High-intensity interval exercise is characterized by relatively brief, intermittent periods of muscle contraction, often performed with an ‘‘all-out’’ effort or at an intensity close to that which elicits peak oxygen uptake. Depending on the specific intensity, a single effort may last from a few seconds to up to several minutes, with multiple efforts separated by up to a few minutes of rest or low-intensity exercise for recovery. Although sometimes equated with strength or heavy resistance training, high-intensity interval exercise training (HIT) does not induce marked fibre hypertrophy (Ross and Leveritt 2001). Rather, there is a growing appreciation of the potential for HIT to timulate the skeletal muscle remodeling normally associated with traditional endurance training (Gibala and McGee 2008).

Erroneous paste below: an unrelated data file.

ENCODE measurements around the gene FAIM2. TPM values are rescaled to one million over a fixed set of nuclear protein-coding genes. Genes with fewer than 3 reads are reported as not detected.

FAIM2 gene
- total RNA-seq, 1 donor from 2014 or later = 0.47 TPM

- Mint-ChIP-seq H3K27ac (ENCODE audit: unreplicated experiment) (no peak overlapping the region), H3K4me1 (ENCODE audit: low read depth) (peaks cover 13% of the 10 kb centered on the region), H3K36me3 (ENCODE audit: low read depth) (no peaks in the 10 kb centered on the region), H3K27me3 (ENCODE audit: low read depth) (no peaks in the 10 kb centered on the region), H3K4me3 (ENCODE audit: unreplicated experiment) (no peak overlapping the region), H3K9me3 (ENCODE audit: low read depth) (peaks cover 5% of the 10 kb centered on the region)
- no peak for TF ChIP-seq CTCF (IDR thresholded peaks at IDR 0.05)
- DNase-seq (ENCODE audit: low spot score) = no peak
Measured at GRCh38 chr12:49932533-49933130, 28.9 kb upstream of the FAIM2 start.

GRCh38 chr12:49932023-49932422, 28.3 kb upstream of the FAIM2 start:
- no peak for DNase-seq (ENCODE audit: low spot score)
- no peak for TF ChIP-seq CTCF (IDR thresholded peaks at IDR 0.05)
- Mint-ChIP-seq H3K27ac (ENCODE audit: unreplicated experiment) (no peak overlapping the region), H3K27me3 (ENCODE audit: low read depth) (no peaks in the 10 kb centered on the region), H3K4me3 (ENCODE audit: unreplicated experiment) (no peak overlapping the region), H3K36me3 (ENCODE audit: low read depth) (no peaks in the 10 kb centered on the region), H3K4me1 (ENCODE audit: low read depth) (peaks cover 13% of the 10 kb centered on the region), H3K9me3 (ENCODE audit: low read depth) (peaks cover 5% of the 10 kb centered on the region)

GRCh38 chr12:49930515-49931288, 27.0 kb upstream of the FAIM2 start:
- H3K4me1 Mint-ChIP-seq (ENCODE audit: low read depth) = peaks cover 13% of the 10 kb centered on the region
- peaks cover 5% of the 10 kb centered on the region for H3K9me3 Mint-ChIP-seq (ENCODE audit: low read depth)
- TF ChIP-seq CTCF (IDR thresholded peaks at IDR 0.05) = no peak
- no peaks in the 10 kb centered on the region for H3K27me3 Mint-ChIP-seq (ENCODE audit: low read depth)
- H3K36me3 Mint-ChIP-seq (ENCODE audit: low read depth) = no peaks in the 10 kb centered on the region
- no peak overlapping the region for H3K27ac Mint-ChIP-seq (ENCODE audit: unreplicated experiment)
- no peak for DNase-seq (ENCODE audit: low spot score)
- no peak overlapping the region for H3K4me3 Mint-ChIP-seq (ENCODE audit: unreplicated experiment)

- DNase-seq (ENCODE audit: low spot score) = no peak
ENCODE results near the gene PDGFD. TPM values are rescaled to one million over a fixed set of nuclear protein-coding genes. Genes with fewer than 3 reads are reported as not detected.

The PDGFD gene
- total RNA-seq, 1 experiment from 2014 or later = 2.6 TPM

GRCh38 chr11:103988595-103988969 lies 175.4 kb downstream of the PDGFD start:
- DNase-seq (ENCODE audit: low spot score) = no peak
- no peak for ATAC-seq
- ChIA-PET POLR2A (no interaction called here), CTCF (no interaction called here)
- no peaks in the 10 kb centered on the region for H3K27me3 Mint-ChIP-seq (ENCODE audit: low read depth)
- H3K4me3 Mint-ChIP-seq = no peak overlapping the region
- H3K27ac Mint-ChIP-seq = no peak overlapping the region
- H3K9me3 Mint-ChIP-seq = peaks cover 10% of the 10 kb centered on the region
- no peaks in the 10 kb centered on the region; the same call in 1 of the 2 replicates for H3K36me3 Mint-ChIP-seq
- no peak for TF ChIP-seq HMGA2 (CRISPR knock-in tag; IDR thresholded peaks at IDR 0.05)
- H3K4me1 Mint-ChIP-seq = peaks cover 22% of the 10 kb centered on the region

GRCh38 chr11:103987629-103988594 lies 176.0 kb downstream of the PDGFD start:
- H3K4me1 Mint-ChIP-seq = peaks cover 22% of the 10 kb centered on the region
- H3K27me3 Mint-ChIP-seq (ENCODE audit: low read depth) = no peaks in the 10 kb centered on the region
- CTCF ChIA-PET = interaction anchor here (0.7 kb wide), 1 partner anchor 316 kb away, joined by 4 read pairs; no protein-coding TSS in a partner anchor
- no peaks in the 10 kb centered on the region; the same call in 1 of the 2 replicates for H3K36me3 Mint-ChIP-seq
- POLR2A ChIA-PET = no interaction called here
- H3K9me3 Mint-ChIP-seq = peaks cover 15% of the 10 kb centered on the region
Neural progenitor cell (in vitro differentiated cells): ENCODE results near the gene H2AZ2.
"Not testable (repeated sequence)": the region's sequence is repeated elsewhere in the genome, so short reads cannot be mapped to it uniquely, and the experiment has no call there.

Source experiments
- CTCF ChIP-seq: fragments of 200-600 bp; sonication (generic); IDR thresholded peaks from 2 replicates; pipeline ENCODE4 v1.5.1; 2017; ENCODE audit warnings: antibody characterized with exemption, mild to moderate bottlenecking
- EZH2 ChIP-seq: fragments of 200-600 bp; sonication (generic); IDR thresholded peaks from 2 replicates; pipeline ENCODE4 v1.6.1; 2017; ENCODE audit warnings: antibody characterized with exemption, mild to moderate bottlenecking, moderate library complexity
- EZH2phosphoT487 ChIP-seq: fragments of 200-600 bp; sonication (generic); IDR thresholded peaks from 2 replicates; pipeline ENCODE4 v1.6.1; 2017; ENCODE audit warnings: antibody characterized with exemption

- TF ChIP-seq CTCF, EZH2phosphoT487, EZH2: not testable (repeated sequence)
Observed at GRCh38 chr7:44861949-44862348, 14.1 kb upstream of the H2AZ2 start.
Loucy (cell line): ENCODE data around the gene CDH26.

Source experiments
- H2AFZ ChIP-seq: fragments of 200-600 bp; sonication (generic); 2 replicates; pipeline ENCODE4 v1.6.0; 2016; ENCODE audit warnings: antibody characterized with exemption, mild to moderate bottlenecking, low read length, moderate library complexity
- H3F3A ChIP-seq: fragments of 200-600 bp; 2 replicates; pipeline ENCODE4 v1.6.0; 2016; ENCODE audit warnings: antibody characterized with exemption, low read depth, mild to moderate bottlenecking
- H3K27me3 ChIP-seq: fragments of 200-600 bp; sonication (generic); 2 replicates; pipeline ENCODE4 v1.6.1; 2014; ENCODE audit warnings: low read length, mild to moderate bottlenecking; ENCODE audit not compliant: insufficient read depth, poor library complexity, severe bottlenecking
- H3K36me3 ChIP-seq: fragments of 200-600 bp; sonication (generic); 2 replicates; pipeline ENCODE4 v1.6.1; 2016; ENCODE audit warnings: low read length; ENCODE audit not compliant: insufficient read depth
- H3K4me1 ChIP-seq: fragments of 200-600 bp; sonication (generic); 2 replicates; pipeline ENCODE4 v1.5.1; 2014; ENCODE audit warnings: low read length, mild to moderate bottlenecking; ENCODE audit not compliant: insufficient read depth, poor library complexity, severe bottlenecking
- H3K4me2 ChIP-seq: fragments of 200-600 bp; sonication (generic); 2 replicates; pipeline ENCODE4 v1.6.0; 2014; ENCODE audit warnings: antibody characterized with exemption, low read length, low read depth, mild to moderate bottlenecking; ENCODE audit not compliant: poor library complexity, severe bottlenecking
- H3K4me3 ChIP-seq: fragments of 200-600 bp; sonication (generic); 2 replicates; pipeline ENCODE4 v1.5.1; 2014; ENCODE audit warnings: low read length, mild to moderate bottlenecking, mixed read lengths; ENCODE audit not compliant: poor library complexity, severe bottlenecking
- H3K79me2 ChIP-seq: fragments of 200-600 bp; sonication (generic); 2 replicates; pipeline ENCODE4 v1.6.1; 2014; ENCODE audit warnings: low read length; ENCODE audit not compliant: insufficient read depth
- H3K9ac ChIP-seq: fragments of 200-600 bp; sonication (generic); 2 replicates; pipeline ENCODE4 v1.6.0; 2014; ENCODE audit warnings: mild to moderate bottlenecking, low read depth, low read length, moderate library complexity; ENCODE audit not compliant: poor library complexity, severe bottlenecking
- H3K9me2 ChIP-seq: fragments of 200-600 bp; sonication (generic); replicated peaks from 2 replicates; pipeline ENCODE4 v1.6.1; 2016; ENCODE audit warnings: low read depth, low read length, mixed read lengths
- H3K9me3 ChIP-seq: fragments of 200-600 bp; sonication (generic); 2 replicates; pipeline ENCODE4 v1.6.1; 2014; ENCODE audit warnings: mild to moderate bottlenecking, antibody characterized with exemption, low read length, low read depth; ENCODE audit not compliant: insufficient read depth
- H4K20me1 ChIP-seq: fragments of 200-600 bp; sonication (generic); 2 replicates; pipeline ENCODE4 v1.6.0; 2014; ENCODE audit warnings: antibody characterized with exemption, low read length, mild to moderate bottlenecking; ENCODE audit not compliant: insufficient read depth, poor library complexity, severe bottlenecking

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Like strength or resistance training, interval exercise is characterized by brief intermittent bouts of relatively intense muscle contraction. However, interval exercise training induces phenotypic changes that resemble those elicited after traditional endurance training.